"I understand that some, probably most, of you felt that the announcement of my decision on freshman housing was ill-timed, but I can assure you it was not made lightly or without regard for the possible impact on Rush. Given the fact that so many rumors were flying around two weeks ago, I thought we should not prolong the uncertainty during Orientation Week. Indeed, it seemed to me that Rush might be calmer if it were not taking place in the context of a renewed debate. Therefore, on Tuesday, August 25, I sought and received the unanimous endorsement by the Academic Council of my decision that all first-year students should be housed in campus residence halls, beginning with the class entering in 2001��������������������������� It was time for a decision to be made���������������������������

"As I said in my August 25 letter to the MIT community, I believe that fraternities, sororities and independent living groups should and will continue to be important and valued elements of our campus life. You will be involved in the design of our future residential system and the transition to it, and we will help you manage this transition as it affects your houses.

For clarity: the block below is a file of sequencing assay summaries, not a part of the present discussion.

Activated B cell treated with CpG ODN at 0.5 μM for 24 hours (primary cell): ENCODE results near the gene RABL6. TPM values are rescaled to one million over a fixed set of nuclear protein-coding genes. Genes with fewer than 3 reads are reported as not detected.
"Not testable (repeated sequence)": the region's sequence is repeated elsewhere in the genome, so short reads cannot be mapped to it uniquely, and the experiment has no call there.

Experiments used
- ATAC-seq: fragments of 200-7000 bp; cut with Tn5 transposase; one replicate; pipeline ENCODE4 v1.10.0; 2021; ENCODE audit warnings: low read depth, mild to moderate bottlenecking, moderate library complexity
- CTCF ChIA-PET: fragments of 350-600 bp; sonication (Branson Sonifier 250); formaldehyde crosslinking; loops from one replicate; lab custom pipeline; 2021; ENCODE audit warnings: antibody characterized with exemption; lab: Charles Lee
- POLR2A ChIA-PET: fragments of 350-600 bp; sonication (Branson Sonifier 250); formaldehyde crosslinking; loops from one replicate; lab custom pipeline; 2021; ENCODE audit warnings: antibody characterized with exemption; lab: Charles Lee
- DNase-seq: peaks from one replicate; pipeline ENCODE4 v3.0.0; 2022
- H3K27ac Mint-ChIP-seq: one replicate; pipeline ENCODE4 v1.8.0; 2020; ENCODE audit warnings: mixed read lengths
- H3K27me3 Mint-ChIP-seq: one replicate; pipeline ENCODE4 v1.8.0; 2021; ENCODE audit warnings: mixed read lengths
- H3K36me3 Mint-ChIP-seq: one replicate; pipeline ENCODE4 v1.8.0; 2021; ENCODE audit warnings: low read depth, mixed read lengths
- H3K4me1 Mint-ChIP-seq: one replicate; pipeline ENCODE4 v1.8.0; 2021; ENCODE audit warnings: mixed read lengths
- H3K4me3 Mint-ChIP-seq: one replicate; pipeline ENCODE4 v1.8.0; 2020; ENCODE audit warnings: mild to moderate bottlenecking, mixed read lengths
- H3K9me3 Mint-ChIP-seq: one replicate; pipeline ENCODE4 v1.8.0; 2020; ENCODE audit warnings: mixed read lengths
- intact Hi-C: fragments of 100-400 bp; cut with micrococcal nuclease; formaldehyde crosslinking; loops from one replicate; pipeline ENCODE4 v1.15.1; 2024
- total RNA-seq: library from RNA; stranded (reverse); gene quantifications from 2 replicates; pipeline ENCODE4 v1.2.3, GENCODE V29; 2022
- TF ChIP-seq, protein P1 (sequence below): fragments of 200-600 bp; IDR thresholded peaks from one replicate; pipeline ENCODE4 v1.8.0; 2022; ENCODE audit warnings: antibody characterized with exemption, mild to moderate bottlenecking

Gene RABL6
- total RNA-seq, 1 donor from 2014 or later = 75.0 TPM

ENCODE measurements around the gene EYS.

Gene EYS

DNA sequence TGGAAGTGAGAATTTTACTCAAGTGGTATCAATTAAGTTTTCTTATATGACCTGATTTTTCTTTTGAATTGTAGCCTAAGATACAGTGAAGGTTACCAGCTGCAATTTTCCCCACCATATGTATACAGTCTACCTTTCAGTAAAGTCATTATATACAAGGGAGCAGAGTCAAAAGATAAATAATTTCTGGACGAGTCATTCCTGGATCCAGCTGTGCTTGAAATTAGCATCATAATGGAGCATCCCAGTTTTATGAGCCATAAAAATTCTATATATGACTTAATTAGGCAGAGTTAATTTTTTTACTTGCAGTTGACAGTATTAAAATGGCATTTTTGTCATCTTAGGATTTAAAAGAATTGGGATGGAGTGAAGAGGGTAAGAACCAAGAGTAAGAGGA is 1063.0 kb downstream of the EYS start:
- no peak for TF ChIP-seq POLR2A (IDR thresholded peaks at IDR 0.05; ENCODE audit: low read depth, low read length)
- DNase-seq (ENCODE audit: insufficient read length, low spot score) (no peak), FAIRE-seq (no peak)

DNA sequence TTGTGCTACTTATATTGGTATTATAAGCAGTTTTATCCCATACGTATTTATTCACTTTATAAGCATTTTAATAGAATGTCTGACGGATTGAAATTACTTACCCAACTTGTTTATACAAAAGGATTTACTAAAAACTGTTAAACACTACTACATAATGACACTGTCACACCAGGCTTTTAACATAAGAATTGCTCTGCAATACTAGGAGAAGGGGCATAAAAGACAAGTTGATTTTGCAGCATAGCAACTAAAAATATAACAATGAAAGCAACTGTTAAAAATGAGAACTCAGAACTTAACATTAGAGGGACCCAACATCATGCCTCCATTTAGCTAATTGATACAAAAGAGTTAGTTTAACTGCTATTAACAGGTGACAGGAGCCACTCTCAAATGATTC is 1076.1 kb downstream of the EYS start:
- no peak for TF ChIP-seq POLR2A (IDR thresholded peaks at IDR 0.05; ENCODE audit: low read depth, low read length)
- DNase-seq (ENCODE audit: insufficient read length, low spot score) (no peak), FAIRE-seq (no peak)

"The decision on residence during the freshman year, while difficult for many of you, represents a major step toward enhancing our educational community and better integrating student life and learning. MIT thrives on inventing the future and designing new things. In this spirit, I hope we can work together to achieve this goal."


One of the 25 speakers at the demonstration for freshman housing choice invited the crowd to protest the new policy by joining him in tossing their MIT rings into the Charles River, while several others vowed not to wear theirs until that decision is reconsidered. The rings cost $300-$450.